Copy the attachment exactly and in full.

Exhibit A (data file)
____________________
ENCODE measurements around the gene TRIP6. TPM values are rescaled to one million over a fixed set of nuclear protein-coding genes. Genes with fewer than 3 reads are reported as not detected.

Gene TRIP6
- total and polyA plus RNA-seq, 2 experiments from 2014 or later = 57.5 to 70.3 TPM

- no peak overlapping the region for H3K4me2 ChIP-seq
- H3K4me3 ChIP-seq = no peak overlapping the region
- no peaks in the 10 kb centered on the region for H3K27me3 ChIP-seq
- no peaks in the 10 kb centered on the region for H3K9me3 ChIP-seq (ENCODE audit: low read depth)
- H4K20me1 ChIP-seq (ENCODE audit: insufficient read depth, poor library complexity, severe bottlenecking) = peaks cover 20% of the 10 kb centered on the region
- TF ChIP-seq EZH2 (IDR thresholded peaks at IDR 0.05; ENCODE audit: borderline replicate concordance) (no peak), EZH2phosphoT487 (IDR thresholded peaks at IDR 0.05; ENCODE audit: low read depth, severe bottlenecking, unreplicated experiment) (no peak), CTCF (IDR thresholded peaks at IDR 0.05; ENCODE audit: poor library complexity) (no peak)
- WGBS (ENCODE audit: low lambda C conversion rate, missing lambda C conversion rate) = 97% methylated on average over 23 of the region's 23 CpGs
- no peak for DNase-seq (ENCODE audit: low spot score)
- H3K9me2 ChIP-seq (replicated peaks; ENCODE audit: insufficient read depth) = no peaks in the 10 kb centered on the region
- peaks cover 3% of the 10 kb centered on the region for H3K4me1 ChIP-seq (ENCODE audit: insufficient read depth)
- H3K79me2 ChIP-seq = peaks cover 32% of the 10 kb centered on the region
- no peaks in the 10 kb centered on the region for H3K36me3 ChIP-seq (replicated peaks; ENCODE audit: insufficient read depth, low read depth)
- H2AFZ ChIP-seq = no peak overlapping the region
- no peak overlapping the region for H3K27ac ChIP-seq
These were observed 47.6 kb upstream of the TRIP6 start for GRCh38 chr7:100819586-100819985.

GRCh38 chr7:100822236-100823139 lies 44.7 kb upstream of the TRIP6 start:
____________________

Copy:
ENCODE measurements around the gene TRIP6. TPM values are rescaled to one million over a fixed set of nuclear protein-coding genes. Genes with fewer than 3 reads are reported as not detected.

Gene TRIP6
- total and polyA plus RNA-seq, 2 experiments from 2014 or later = 57.5 to 70.3 TPM

- no peak overlapping the region for H3K4me2 ChIP-seq
- H3K4me3 ChIP-seq = no peak overlapping the region
- no peaks in the 10 kb centered on the region for H3K27me3 ChIP-seq
- no peaks in the 10 kb centered on the region for H3K9me3 ChIP-seq (ENCODE audit: low read depth)
- H4K20me1 ChIP-seq (ENCODE audit: insufficient read depth, poor library complexity, severe bottlenecking) = peaks cover 20% of the 10 kb centered on the region
- TF ChIP-seq EZH2 (IDR thresholded peaks at IDR 0.05; ENCODE audit: borderline replicate concordance) (no peak), EZH2phosphoT487 (IDR thresholded peaks at IDR 0.05; ENCODE audit: low read depth, severe bottlenecking, unreplicated experiment) (no peak), CTCF (IDR thresholded peaks at IDR 0.05; ENCODE audit: poor library complexity) (no peak)
- WGBS (ENCODE audit: low lambda C conversion rate, missing lambda C conversion rate) = 97% methylated on average over 23 of the region's 23 CpGs
- no peak for DNase-seq (ENCODE audit: low spot score)
- H3K9me2 ChIP-seq (replicated peaks; ENCODE audit: insufficient read depth) = no peaks in the 10 kb centered on the region
- peaks cover 3% of the 10 kb centered on the region for H3K4me1 ChIP-seq (ENCODE audit: insufficient read depth)
- H3K79me2 ChIP-seq = peaks cover 32% of the 10 kb centered on the region
- no peaks in the 10 kb centered on the region for H3K36me3 ChIP-seq (replicated peaks; ENCODE audit: insufficient read depth, low read depth)
- H2AFZ ChIP-seq = no peak overlapping the region
- no peak overlapping the region for H3K27ac ChIP-seq
These were observed 47.6 kb upstream of the TRIP6 start for GRCh38 chr7:100819586-100819985.

GRCh38 chr7:100822236-100823139 lies 44.7 kb upstream of the TRIP6 start: